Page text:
The postcard is an interesting phenomenon; once a common form of correspondence, it may someday be referred to as the painfully slow predecessor of Twitter. A few words scribbled quickly in a box of limited space, open for anyone to read, but making sense only to the recipient. Postcards can be very collectable, but I never knew why until I started blogging about them. Realization — They are visually addictive.
As a novelty of communication and a form of advertising, around since the 19th century, there are still millions of postcards out there. They were printed on thick paper stock to survive the handling of the postal service, which also ensured their longevity.
The images, whether cartoon, photo or lithograph stand as historic documentary, especially if there’s a dated post-mark on the back. However, there was no standard of accuracy and sometimes the image wasn’t quite “true.” Take a look at a favorite topic of mine in the Lover’s Leap card. The location is listed incorrectly as Danbury, and notice the photo has been enhanced with some brush strokes.
This collection belongs to a friend of mine who allowed me to scan them before they are put up for sale. The birch bark image above has been enhanced by my own hand, but might have been the earliest form of written communication in card form. The random scenes — a street in Westport, a stretch of route 25 in New Milford (not sure that’s accurate) and an early look at a New Fairfield community before Candlewood Lake became heavily developed — are all important views of the past for which no photograph may exist.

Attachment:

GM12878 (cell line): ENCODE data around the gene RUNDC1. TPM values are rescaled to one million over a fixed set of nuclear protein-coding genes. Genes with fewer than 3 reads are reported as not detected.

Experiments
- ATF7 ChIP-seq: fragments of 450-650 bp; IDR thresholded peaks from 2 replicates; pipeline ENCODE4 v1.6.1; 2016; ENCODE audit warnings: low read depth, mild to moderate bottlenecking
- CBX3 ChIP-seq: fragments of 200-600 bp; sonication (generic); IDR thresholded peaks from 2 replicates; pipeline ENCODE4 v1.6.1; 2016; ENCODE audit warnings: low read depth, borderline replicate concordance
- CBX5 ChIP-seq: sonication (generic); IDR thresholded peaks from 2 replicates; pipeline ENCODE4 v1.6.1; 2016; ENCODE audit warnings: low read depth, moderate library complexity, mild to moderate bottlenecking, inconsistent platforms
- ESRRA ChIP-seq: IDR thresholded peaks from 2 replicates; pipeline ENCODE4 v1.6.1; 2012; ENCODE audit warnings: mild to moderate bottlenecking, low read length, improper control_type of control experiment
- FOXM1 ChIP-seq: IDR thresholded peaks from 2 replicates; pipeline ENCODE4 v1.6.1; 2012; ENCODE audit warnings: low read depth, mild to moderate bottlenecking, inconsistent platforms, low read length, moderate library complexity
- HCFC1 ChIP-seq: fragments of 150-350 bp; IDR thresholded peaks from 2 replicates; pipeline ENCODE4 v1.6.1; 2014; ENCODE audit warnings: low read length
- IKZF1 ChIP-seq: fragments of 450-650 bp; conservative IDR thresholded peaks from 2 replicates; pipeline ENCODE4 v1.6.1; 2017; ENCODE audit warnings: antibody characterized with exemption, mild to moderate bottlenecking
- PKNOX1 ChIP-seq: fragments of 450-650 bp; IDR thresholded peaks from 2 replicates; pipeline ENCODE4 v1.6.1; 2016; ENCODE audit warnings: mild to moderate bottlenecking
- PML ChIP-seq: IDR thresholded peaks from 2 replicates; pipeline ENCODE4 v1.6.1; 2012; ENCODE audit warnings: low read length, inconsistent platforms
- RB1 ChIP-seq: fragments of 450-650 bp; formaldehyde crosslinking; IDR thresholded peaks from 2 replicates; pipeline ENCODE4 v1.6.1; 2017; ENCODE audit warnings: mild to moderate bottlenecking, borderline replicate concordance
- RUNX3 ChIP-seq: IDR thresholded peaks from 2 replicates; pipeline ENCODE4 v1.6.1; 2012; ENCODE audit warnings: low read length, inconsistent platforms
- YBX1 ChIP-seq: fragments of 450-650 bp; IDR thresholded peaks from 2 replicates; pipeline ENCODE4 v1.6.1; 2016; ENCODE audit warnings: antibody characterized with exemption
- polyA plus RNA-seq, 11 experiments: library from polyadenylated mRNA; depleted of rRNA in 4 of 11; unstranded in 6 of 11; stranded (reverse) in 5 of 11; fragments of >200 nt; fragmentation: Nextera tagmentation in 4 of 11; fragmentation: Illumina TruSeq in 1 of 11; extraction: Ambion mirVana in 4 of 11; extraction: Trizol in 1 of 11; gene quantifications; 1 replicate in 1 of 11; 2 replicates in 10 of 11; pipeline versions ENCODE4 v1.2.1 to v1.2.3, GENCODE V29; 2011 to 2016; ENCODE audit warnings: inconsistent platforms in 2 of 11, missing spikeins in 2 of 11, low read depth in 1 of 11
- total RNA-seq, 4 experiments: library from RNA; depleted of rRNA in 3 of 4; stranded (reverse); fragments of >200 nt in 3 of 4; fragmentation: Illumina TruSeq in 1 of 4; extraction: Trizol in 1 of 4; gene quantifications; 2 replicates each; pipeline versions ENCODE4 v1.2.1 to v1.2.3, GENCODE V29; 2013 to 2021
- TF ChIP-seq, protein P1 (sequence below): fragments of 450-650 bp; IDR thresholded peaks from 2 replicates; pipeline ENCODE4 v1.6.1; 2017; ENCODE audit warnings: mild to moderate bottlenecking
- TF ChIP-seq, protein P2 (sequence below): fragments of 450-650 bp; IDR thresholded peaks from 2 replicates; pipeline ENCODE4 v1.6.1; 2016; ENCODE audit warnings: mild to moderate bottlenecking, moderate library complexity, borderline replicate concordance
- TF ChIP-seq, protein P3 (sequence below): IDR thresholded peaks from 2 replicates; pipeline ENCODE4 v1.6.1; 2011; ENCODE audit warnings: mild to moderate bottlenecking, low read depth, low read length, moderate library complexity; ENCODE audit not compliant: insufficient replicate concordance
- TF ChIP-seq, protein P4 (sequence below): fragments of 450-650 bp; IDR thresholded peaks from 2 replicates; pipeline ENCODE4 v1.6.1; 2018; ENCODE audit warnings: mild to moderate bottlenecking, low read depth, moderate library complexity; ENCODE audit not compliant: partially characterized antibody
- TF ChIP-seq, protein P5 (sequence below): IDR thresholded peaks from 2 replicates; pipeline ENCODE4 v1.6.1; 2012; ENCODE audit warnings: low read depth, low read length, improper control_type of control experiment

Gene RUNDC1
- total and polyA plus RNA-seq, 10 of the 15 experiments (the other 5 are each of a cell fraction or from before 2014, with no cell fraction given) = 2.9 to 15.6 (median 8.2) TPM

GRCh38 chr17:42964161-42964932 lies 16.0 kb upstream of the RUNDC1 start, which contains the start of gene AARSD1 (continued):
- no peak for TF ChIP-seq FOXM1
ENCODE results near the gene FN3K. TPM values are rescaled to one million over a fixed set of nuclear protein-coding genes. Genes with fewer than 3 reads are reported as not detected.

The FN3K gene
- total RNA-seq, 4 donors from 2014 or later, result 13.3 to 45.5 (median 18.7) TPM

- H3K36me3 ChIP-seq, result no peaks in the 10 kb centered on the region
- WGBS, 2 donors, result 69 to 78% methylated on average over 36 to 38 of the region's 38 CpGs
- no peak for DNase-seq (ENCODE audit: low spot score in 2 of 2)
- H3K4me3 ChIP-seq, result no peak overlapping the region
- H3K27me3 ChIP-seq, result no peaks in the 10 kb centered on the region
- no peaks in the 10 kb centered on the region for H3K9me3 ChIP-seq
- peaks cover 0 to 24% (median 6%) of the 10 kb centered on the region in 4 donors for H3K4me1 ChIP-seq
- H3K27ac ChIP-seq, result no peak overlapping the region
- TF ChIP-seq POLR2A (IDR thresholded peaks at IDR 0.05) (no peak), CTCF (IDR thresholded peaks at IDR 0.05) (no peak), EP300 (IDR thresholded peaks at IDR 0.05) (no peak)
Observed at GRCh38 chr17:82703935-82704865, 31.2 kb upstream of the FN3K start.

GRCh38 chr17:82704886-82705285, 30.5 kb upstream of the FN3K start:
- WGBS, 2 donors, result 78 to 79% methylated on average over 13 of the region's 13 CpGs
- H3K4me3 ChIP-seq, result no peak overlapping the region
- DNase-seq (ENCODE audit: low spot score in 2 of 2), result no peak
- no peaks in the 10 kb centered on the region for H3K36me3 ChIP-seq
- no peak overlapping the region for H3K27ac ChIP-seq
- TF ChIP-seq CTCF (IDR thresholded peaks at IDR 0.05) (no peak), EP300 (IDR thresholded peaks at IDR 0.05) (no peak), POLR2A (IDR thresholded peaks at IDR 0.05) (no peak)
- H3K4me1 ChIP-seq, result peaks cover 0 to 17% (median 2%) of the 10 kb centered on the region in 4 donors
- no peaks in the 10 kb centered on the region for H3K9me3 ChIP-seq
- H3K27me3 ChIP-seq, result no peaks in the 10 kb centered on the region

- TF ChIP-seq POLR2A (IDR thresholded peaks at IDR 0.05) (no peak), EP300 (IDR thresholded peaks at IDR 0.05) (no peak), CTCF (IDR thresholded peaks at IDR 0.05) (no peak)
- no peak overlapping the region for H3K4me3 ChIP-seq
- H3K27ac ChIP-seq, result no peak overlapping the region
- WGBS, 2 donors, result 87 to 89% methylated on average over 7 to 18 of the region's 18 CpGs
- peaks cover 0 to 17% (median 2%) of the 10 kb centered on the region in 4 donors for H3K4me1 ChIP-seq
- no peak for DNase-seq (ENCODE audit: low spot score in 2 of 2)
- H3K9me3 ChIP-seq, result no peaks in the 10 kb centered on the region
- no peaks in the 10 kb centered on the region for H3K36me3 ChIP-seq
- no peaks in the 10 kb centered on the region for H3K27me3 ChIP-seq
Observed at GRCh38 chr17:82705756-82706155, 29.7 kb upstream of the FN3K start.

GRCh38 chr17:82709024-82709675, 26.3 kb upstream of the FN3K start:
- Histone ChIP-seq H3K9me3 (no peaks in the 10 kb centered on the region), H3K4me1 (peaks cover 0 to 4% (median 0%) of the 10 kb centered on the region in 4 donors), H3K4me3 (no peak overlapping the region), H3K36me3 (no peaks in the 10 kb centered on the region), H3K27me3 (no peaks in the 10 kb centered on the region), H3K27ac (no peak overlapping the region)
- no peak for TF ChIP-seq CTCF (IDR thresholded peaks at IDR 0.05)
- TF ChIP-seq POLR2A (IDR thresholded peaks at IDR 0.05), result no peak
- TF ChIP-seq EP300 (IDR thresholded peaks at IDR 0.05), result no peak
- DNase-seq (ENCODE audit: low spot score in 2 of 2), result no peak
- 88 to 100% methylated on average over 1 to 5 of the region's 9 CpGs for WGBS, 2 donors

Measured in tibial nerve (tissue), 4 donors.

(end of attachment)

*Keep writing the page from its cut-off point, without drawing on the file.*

Local history, no matter how it’s preserved, will always be in short supply. Maybe it’s because we are so ill equipped to hold on to the things we value. With just 10 fingers, four pockets, a couple of underarms and a chin, we eventually have to put things down somewhere. and museums, and certainly are essential repositories of the kitsch we cache — but space in those places is also in short supply.
The final image is my favorite, which shows a very old view of the building that pre-dates (built in 1929-30). Fortunately, on the reverse you can read a handwritten description of the building and its use as well as the local resident who sent it. This is good information that I will explore further by visiting Newtown’s Historian, Daniel Cruson.
There are still cards out there waiting to be found in attics and basements, etc. Feel free to upload your own postcard from olde Connecticut or comment on favorites you have seen or found. Though it is a holiday weekend, there are still digs to be found — happy hunting.
Greg Van Antwerp is a Brookfield resident and blogger, who can be found on the weekends in search of a good “dig” or a good story. You can read more about his adventures by visiting his blog.